Then I turned 52. I had started dating a younger guy two years earlier after I came to the conclusion that if I didn’t attempt to reengage with intimacy, I’d probably end up as a pro. Others I knew on the swinging scene were making money from sex work and I’d had no shortage of offers to do the same but always declined. Thanks but no thanks. I could never see the point of mixing that kind of business with pleasure. My boyfriend was handsome and funny and so I made the decision to cut my ties with the scene and try monogamy for a change.
At the beginning it was great but then the menopause caught up with me. I no longer could sleep through the night and I was sweating all the time. For the first time, sex wasn’t the first thing on my mind when I woke up in the morning. If my boyfriend was lying next to me, I was horny but if he wasn’t, I never thought about it. That was weird too because throughout my forties I was so horny that I’d sometimes have to escape to the company toilet to get myself off. So it took a while to get used to the new person that I was becoming and it wasn’t all smooth sailing. My sex drive had been such an integral part of my life; I spent a year grieving over its loss.
Over that year I noticed that men stopped looking at me in the streets and I stopped wearing no knickers. The high heels collected dust and I bought brogues and cowboy boots and traded in my tight skirts for jeans. My boyfriend stuck by because he loved me but I felt guilty at denying a young guy sex when I’d spent the previous ten years shagging every man in sight. Eventually we broke up. It hardly seemed fair that he should have to go without just because I couldn’t be bothered.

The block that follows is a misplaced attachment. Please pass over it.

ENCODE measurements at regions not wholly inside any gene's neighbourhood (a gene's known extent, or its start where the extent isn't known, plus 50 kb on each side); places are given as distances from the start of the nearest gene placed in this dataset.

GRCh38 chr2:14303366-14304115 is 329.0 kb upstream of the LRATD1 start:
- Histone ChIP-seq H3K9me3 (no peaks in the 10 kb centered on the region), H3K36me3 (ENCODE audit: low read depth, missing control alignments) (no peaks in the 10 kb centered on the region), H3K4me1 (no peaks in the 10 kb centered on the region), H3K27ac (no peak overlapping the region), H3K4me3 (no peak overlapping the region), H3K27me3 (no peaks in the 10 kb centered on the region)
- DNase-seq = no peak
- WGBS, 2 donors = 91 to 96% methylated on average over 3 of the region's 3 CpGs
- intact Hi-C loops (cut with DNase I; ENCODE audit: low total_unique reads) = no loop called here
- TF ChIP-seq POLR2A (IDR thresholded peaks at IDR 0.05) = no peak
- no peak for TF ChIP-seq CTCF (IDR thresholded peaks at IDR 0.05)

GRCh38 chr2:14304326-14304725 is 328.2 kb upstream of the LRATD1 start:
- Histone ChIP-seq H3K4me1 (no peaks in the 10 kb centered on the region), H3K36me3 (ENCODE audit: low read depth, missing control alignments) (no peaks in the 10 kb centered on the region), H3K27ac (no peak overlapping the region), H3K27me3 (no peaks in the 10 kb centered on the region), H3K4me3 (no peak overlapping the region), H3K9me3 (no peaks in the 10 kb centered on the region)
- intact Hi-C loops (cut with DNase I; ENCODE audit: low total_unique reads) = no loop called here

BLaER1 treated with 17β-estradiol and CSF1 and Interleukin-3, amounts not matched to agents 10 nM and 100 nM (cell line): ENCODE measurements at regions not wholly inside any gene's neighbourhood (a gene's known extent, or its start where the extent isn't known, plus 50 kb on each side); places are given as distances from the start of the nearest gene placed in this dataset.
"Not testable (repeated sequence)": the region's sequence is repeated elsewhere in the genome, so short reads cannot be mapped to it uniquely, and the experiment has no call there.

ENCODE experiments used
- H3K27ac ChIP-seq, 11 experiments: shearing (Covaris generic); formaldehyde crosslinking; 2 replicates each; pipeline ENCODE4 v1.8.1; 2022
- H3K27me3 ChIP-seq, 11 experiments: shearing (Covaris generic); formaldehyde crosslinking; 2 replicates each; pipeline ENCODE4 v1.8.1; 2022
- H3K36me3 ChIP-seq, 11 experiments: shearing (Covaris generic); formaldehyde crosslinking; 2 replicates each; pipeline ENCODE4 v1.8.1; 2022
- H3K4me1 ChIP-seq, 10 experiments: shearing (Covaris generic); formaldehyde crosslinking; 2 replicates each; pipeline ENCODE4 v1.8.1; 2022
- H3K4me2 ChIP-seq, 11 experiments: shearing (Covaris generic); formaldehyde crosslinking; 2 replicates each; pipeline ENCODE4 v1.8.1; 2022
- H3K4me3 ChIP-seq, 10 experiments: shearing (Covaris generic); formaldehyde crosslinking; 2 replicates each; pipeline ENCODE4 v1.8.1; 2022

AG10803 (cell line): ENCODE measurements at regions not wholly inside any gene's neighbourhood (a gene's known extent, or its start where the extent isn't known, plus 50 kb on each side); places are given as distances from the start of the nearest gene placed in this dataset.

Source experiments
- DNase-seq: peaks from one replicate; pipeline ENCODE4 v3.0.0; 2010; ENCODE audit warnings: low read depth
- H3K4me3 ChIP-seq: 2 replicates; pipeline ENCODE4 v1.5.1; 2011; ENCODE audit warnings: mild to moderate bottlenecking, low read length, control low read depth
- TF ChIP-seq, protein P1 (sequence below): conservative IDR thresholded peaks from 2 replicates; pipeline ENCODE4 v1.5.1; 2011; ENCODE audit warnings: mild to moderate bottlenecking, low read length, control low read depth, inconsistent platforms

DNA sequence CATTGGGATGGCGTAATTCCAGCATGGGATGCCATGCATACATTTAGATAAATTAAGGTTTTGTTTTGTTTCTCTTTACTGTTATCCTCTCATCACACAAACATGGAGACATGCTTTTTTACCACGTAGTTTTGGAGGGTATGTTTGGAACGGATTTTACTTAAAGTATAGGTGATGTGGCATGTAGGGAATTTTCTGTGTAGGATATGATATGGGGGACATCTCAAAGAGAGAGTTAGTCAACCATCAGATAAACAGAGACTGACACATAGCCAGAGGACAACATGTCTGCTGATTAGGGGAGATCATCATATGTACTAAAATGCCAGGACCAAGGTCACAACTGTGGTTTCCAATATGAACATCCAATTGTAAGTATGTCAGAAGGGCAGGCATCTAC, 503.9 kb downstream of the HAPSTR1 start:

Menopause isn’t something that comes and then goes; it’s a slow burn and it takes a while to get used to. I now feel, at 55, like I’m coming out the other side and I’ve not only come to terms with the loss of my libido, I’m actually liking the new, not-so-sexual me. I’m calmer than I used to be, more confident in my decision-making and more relaxed. I’m no longer thinking about the next time I’m going to get laid or worried that it might never happen again. I still have a great black book, I just don’t have the urge to open it up as much as I used to.
If my forties were all about ignoring my girlfriends in favour of shagging a stranger, my fifties are about reconnecting and enjoying the time I spend with my female friends.
And I’m loving work in a way that I didn’t during my swinging years when my job always took second place to getting laid. I’m more focused, more determined to succeed and free of constant sexual urges, there’s far less distraction in my life.
Losing one’s libido isn’t the end of the world, especially when one has had the kind of sex life I have had. I certainly don’t regret spending my forties with my skirt up and my knickers off most of the time. It was great fun – a real roller coaster ride of pleasure and pain. I’m looking forward to the next ten years and beyond as a time for travel, for good food and wine, for work and for spending times with friends. Sex will always be in my life just not in the same way it was before and, you know what, I couldn’t be happier.